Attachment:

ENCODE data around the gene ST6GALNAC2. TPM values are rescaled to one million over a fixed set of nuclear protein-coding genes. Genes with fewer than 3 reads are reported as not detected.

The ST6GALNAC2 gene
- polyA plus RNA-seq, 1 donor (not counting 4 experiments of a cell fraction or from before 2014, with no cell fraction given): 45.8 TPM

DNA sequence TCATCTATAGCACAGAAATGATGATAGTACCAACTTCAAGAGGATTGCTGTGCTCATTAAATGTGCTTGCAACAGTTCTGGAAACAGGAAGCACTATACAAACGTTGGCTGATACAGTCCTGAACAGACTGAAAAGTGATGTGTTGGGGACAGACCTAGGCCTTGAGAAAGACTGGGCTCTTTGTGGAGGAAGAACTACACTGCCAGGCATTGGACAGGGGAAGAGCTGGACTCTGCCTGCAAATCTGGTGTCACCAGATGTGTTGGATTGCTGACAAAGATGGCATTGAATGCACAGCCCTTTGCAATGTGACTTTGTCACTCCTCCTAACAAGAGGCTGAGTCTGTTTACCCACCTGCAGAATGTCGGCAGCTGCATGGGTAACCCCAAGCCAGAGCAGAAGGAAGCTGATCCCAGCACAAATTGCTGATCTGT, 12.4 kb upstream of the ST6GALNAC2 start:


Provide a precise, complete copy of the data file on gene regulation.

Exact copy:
ENCODE data around the gene ST6GALNAC2. TPM values are rescaled to one million over a fixed set of nuclear protein-coding genes. Genes with fewer than 3 reads are reported as not detected.

The ST6GALNAC2 gene
- polyA plus RNA-seq, 1 donor (not counting 4 experiments of a cell fraction or from before 2014, with no cell fraction given): 45.8 TPM

DNA sequence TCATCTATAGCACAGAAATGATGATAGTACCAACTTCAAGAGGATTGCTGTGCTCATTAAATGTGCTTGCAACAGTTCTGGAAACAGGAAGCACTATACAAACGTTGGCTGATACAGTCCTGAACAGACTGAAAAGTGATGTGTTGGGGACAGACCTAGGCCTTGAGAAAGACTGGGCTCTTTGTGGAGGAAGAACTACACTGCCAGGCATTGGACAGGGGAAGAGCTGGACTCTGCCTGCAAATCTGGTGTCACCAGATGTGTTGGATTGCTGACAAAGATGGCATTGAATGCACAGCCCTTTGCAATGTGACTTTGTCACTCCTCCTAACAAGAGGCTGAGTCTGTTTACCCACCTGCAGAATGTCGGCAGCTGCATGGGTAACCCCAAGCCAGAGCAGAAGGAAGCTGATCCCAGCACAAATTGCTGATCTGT, 12.4 kb upstream of the ST6GALNAC2 start: